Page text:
Engaging Islam in Mindanao

 

Map of the Philippines showing the location of...

Map of the Philippines showing the location of Autonomous Region in Muslim Mindanao (Photo credit: Wikipedia)

Understanding and Engaging the Muslims of the Southern Philippines
Diana Dunham-Scott

Pardee RAND Graduate School
2012

Despite significant progress made in quelling the latent Muslim insurgency in the Southern Philippines, there remains a divide between the people of the region and the agencies, military and civilian, local and foreign, that have been sent to foment peace. Diana Dunham-Scott of the Pardee RAND Graduate School went to the region to find out why. Her conclusions, while seemingly common-sense, have implications that go far beyond Mindanao, and indeed reach into China.

Dunham-Scott discovered that much of the problem lies in the degree to which military, police, and civilians sent to the region are educated about the local culture specifically and Islam in general. This is little surprise in an archipelago ruled from its Roman Catholic capital. At the same time, it is discouraging to consider that sectarian conflict has a long history in the Philippines, and perhaps these lessons are long past their due date.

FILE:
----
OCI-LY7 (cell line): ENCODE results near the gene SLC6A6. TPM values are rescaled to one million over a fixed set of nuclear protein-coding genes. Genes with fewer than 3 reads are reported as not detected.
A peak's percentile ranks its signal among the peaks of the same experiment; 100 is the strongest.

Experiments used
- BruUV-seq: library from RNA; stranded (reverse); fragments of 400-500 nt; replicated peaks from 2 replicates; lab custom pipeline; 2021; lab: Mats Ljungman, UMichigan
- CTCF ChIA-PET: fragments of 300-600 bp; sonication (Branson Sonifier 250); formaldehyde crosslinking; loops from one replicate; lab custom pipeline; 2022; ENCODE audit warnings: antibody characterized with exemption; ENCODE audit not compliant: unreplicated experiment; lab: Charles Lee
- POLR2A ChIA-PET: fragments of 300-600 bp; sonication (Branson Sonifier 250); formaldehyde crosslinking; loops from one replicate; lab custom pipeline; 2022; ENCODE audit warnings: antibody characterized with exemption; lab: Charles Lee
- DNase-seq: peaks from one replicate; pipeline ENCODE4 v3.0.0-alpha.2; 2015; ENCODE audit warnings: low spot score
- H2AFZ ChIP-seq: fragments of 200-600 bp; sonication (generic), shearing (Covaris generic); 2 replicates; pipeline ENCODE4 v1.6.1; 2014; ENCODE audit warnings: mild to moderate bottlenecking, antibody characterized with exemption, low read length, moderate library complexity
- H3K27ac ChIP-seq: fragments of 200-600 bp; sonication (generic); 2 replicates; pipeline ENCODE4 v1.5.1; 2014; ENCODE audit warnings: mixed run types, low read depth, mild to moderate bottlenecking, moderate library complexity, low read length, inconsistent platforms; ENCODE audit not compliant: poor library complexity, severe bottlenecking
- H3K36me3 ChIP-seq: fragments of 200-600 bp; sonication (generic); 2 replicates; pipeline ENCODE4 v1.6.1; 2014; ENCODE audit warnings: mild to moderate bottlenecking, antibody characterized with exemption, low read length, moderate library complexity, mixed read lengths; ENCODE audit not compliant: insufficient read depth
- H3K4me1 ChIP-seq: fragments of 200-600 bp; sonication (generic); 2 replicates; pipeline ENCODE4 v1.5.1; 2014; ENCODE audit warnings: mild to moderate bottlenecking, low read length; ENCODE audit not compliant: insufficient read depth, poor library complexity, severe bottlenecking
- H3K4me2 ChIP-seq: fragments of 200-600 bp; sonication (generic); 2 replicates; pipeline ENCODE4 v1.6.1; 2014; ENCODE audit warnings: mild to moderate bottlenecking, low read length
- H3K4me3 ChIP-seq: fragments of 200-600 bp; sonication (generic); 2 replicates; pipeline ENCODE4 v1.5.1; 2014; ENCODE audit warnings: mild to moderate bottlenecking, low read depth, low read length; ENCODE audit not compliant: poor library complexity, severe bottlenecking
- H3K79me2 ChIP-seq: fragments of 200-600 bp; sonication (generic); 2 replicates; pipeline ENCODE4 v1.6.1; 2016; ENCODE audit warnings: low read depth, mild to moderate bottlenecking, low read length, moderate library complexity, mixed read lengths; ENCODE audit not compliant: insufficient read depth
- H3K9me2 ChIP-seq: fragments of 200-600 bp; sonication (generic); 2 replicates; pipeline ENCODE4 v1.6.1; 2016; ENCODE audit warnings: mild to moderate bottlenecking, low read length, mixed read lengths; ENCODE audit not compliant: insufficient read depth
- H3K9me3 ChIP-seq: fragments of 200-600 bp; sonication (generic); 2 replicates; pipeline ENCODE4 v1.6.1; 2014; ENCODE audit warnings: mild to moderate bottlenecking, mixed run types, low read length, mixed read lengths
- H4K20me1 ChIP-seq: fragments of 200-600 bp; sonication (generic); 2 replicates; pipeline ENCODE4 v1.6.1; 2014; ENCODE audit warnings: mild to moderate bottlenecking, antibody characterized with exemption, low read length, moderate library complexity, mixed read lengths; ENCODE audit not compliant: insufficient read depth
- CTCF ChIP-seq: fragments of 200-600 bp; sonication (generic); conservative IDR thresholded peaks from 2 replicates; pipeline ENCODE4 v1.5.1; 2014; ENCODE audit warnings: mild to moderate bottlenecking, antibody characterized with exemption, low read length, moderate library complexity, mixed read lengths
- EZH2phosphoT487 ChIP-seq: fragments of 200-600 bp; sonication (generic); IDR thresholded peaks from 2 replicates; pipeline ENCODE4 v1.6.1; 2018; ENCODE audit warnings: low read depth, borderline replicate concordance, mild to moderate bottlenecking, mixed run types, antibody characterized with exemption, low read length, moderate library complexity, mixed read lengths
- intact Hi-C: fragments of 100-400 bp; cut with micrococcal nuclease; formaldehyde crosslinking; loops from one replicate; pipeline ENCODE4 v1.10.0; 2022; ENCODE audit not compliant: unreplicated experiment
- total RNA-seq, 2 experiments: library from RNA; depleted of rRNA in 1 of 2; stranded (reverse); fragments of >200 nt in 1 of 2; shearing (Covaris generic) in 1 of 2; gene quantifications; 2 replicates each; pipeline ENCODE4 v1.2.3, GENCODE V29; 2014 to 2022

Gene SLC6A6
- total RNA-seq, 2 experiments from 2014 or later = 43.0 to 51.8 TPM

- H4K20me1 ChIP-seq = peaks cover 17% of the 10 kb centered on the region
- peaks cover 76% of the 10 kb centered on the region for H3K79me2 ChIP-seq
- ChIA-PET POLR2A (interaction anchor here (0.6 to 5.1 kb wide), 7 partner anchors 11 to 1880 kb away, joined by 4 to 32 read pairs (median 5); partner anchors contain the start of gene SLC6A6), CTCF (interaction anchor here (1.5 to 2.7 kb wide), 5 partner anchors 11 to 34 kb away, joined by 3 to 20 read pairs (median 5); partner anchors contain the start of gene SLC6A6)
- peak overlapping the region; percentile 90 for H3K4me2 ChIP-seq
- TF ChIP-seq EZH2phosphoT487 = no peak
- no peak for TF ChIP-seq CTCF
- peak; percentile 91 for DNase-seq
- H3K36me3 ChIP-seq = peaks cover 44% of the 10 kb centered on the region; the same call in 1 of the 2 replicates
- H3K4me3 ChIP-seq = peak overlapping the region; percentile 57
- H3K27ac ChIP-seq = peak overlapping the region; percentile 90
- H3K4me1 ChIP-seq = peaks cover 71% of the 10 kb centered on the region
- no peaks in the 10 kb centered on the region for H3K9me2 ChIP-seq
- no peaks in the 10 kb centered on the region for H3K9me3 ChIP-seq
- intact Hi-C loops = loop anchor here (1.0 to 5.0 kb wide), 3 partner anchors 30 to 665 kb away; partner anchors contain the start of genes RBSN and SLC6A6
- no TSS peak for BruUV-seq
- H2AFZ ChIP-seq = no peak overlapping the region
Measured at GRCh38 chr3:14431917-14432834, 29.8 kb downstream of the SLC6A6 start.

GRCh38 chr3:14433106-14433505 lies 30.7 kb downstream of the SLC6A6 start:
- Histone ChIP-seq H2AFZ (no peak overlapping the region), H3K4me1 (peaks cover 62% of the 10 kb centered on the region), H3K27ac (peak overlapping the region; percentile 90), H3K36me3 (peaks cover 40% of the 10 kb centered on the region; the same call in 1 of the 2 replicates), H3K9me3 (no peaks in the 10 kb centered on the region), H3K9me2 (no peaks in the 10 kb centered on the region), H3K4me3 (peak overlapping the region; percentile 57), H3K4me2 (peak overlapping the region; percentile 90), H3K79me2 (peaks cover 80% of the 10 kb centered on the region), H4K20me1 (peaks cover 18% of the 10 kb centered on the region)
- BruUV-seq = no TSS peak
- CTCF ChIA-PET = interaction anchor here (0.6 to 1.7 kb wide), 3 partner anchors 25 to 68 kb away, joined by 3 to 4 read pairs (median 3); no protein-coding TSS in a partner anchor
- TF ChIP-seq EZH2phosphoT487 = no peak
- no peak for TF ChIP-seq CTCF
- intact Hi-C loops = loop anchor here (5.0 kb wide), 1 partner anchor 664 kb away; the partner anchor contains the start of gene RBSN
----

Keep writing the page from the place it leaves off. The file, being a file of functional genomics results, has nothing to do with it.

For all of her soft criticism of local officials, Dunham-Scott aims her most pointed conclusions and recommendations against the U.S. military and civilian agencies operating in the region. With the United States well into its second decade grappling with violent Muslim extremism, the policy failure implicit in sending to the region personnel unprepared to operate there is near unforgivable.

Fortunately, Dunham-Scott is not a polemicist. Instead, she underscores the importance of lessons the U.S. military has learned from over a century of irregular warfare. Know the customs and respect them. Culture matters. Language matters. Power is as likely to come from the pages of a book or the mouth of an aged Imam as it is from the barrel of a gun. It is clear the Yanks are learning, but Dunham-Scott’s meticulous research underscores that more needs to be done.

If it is wise, China is watching. The nation faces a growing challenge administering its own Muslim minority, and the country’s needs and ambitions are taking it far from the Han heartland. If it has hopes to build soft power and influence from among the Muslim populations within and beyond its borders, it needs to learn from America’s mistakes, not repeat them.

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